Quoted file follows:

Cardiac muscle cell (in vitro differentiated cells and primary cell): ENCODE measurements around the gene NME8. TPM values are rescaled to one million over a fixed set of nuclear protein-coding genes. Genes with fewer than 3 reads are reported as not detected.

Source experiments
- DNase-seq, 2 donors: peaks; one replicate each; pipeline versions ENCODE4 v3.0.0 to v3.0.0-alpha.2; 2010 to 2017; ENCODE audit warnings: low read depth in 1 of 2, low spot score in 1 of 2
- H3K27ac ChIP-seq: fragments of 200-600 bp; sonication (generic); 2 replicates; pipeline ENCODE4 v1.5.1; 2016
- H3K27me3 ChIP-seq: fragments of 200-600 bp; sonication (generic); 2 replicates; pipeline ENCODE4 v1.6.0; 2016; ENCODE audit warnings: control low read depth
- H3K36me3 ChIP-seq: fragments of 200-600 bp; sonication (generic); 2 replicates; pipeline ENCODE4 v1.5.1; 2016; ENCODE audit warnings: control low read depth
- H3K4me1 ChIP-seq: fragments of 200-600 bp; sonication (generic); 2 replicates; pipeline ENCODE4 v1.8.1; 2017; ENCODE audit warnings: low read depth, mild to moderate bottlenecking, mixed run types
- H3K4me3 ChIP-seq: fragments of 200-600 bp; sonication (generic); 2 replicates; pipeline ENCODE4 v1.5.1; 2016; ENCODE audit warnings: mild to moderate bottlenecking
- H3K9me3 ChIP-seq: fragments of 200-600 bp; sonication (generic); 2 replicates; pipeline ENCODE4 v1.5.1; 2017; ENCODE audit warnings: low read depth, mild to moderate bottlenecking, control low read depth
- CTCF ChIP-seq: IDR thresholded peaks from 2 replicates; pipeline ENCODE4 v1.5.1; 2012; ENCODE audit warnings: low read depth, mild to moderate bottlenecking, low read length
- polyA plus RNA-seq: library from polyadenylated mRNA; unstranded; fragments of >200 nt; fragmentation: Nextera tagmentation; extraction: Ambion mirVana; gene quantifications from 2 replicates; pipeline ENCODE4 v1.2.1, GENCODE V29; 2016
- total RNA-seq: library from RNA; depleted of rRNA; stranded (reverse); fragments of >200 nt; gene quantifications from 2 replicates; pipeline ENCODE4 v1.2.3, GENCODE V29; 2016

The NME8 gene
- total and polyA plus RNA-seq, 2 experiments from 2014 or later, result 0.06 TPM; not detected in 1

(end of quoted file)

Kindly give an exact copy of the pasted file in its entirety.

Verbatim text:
Cardiac muscle cell (in vitro differentiated cells and primary cell): ENCODE measurements around the gene NME8. TPM values are rescaled to one million over a fixed set of nuclear protein-coding genes. Genes with fewer than 3 reads are reported as not detected.

Source experiments
- DNase-seq, 2 donors: peaks; one replicate each; pipeline versions ENCODE4 v3.0.0 to v3.0.0-alpha.2; 2010 to 2017; ENCODE audit warnings: low read depth in 1 of 2, low spot score in 1 of 2
- H3K27ac ChIP-seq: fragments of 200-600 bp; sonication (generic); 2 replicates; pipeline ENCODE4 v1.5.1; 2016
- H3K27me3 ChIP-seq: fragments of 200-600 bp; sonication (generic); 2 replicates; pipeline ENCODE4 v1.6.0; 2016; ENCODE audit warnings: control low read depth
- H3K36me3 ChIP-seq: fragments of 200-600 bp; sonication (generic); 2 replicates; pipeline ENCODE4 v1.5.1; 2016; ENCODE audit warnings: control low read depth
- H3K4me1 ChIP-seq: fragments of 200-600 bp; sonication (generic); 2 replicates; pipeline ENCODE4 v1.8.1; 2017; ENCODE audit warnings: low read depth, mild to moderate bottlenecking, mixed run types
- H3K4me3 ChIP-seq: fragments of 200-600 bp; sonication (generic); 2 replicates; pipeline ENCODE4 v1.5.1; 2016; ENCODE audit warnings: mild to moderate bottlenecking
- H3K9me3 ChIP-seq: fragments of 200-600 bp; sonication (generic); 2 replicates; pipeline ENCODE4 v1.5.1; 2017; ENCODE audit warnings: low read depth, mild to moderate bottlenecking, control low read depth
- CTCF ChIP-seq: IDR thresholded peaks from 2 replicates; pipeline ENCODE4 v1.5.1; 2012; ENCODE audit warnings: low read depth, mild to moderate bottlenecking, low read length
- polyA plus RNA-seq: library from polyadenylated mRNA; unstranded; fragments of >200 nt; fragmentation: Nextera tagmentation; extraction: Ambion mirVana; gene quantifications from 2 replicates; pipeline ENCODE4 v1.2.1, GENCODE V29; 2016
- total RNA-seq: library from RNA; depleted of rRNA; stranded (reverse); fragments of >200 nt; gene quantifications from 2 replicates; pipeline ENCODE4 v1.2.3, GENCODE V29; 2016

The NME8 gene
- total and polyA plus RNA-seq, 2 experiments from 2014 or later, result 0.06 TPM; not detected in 1